I've liked other work by Sarah Vowell, and I enjoy her pieces on NPR, but this book hits all kinds of hot buttons for me.
Let's start with the premise. The author spends a year listening to the radio - a lot - and keeping a journal about the experience. Those journal entries are the contents of the book, listed by date, station frequency and call letters. There are a few other things scattered in there too, but mostly it's journal entries. As such, it's not all that coherent. There isn't a story line, plot, history, or even a guiding theme to hold them together.
Actually, I suppose it could be argued there is a theme of sorts: Vowell's hatred of just about everything she mentions. But if vitriol is all that's supposed to hold this collection of paragraphs together, it didn't work for me.
Vowell's not shy about letting her opinions out. She has nothing but scorn for Rush Limbaugh. (That, at least, I can agree with.) Her taste in music is critical to her existence, and those who disagree with her are entirely in the wrong. With the exception of a few bits of ancient history (Elvis, for example) she mentions almost exclusively bands and artists that I've never heard of or never listen to. (For the record, I don't listen to Elvis either, but at least I've heard of him.) Kurt Cobain figures heavily into her rock god pantheon, as does Courtney Love. You're clearly a waste of skin if you can't name every song these people have been involved with.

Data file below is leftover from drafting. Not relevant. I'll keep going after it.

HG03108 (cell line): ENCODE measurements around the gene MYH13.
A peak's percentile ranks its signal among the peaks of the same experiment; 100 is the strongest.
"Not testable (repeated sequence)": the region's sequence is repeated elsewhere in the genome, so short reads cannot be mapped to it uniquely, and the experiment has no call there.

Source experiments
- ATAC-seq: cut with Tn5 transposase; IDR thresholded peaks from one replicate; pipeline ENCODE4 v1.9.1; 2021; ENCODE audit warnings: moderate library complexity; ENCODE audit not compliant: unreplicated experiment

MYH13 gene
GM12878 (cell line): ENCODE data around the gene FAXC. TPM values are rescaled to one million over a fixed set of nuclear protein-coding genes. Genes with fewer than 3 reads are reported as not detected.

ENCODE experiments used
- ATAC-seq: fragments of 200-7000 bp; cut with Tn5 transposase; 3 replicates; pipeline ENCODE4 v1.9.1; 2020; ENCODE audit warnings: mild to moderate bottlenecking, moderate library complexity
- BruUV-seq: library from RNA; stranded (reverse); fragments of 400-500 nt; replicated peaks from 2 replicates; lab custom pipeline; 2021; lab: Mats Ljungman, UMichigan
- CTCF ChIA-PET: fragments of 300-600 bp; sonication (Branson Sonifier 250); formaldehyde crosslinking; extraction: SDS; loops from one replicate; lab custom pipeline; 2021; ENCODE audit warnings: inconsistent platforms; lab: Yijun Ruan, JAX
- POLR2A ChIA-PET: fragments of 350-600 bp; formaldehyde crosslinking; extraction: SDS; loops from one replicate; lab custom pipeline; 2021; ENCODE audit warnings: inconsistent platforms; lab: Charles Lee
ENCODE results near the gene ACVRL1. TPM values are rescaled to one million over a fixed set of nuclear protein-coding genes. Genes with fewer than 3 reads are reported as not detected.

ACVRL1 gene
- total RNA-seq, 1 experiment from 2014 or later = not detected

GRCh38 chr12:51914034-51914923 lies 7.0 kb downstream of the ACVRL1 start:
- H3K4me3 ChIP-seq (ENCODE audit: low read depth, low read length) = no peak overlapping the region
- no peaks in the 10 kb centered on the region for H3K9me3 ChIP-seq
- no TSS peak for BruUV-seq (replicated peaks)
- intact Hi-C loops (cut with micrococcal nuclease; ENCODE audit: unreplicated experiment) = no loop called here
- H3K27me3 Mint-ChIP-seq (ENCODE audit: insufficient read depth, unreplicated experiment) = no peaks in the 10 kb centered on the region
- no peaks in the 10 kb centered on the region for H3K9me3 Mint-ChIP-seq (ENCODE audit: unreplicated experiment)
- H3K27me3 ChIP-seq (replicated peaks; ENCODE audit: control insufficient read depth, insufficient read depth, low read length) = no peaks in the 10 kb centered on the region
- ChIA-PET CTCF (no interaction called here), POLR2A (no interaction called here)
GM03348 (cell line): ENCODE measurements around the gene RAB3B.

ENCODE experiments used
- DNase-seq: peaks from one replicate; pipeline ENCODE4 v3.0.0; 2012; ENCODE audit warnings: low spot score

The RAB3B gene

Sadly I can see myself in her rant to a degree. My own musical preferences were completely different, but there was a time when I thought the "right" music was all important. Thankfully I got over that phase shortly after leaving college. Vowell is (or was) still stuck there over ten years after she graduated. Looking back, I was an ass about things like this on far too many occasions, but at this point I can admit it and move on. It's not clear that Vowell can do so.
Yet more things are wrong with this diatribe. Vowell has absolutely nothing good to say about any radio station except KGLT, the college station she worked for. She does like Ira Glass - famous for his NPR program This American Life - but everything on WBEZ except his show is terrible. The DJs on the myriad of other stations she mentions are all held up as examples of stupidity, or - at the very least - cluelessness. You can get a sense of the depth of her disgust from this quote, taken from the back cover, where you'd normally expect to find some blurb recommending the book in question:
"Vowell's touch is about as delicate as Teddy Kennedy's after a pitcher of martinis."In reality, though, I could set all of those issues aside. At some level I can even relate to it, as I have my own inner grouch who wants to complain about everything and everyone. Admittedly I don't usually let him out long enough to write a 230 page trade paperback, but I can identify with at least some of what she's whining, grousing, and bitching about. But what bothered me most is that Vowell holds everyone up to a higher standard than herself, fails to admit the purpose of things, or both.
-- Richard Roeper, Chicago Sun-Times